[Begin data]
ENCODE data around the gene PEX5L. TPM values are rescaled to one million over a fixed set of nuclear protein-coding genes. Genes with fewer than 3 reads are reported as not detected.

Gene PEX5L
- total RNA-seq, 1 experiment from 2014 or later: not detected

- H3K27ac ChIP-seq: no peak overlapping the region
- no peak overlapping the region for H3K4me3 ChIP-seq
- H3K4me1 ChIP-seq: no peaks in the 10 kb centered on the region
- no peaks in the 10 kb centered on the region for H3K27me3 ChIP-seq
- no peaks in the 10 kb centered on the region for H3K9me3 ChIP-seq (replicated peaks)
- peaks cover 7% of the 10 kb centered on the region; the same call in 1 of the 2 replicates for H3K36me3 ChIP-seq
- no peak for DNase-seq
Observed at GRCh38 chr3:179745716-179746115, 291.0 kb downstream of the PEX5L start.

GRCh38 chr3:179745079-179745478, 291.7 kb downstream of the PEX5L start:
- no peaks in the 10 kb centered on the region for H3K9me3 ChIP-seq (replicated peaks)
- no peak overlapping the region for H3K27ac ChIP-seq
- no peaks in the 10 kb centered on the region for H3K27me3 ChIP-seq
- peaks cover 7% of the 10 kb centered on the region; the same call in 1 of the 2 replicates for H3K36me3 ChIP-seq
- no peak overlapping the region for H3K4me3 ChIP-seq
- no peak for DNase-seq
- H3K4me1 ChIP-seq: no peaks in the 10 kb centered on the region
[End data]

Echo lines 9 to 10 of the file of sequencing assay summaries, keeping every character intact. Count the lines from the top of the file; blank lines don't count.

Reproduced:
- peaks cover 7% of the 10 kb centered on the region; the same call in 1 of the 2 replicates for H3K36me3 ChIP-seq
- no peak for DNase-seq